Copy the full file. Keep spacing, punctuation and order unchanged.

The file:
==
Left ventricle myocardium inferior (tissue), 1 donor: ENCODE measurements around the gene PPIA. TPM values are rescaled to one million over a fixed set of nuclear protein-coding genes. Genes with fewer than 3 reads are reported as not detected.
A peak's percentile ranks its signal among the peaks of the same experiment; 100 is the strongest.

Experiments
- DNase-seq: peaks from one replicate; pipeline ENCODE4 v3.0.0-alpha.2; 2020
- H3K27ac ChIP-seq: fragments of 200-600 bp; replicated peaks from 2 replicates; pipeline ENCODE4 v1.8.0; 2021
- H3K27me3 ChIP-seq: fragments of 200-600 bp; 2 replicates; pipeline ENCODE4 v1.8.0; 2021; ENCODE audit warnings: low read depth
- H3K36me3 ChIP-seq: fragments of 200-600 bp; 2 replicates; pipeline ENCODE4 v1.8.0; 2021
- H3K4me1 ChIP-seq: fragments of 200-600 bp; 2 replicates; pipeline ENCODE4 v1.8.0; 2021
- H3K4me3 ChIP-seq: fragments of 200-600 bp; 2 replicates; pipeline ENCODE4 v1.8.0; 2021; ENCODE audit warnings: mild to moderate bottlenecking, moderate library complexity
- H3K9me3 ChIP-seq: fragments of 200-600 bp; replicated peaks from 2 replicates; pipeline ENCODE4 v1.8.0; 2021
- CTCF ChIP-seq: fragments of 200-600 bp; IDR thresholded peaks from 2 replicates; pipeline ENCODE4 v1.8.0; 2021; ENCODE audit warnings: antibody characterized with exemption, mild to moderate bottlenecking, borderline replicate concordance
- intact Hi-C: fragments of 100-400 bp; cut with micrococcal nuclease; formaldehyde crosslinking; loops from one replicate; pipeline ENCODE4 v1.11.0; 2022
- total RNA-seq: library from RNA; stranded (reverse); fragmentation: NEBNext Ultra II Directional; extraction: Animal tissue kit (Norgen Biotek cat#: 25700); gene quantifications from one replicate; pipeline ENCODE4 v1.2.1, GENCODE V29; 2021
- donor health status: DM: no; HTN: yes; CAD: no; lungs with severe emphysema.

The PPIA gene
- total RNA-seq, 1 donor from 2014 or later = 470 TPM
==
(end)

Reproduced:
Left ventricle myocardium inferior (tissue), 1 donor: ENCODE measurements around the gene PPIA. TPM values are rescaled to one million over a fixed set of nuclear protein-coding genes. Genes with fewer than 3 reads are reported as not detected.
A peak's percentile ranks its signal among the peaks of the same experiment; 100 is the strongest.

Experiments
- DNase-seq: peaks from one replicate; pipeline ENCODE4 v3.0.0-alpha.2; 2020
- H3K27ac ChIP-seq: fragments of 200-600 bp; replicated peaks from 2 replicates; pipeline ENCODE4 v1.8.0; 2021
- H3K27me3 ChIP-seq: fragments of 200-600 bp; 2 replicates; pipeline ENCODE4 v1.8.0; 2021; ENCODE audit warnings: low read depth
- H3K36me3 ChIP-seq: fragments of 200-600 bp; 2 replicates; pipeline ENCODE4 v1.8.0; 2021
- H3K4me1 ChIP-seq: fragments of 200-600 bp; 2 replicates; pipeline ENCODE4 v1.8.0; 2021
- H3K4me3 ChIP-seq: fragments of 200-600 bp; 2 replicates; pipeline ENCODE4 v1.8.0; 2021; ENCODE audit warnings: mild to moderate bottlenecking, moderate library complexity
- H3K9me3 ChIP-seq: fragments of 200-600 bp; replicated peaks from 2 replicates; pipeline ENCODE4 v1.8.0; 2021
- CTCF ChIP-seq: fragments of 200-600 bp; IDR thresholded peaks from 2 replicates; pipeline ENCODE4 v1.8.0; 2021; ENCODE audit warnings: antibody characterized with exemption, mild to moderate bottlenecking, borderline replicate concordance
- intact Hi-C: fragments of 100-400 bp; cut with micrococcal nuclease; formaldehyde crosslinking; loops from one replicate; pipeline ENCODE4 v1.11.0; 2022
- total RNA-seq: library from RNA; stranded (reverse); fragmentation: NEBNext Ultra II Directional; extraction: Animal tissue kit (Norgen Biotek cat#: 25700); gene quantifications from one replicate; pipeline ENCODE4 v1.2.1, GENCODE V29; 2021
- donor health status: DM: no; HTN: yes; CAD: no; lungs with severe emphysema.

The PPIA gene
- total RNA-seq, 1 donor from 2014 or later = 470 TPM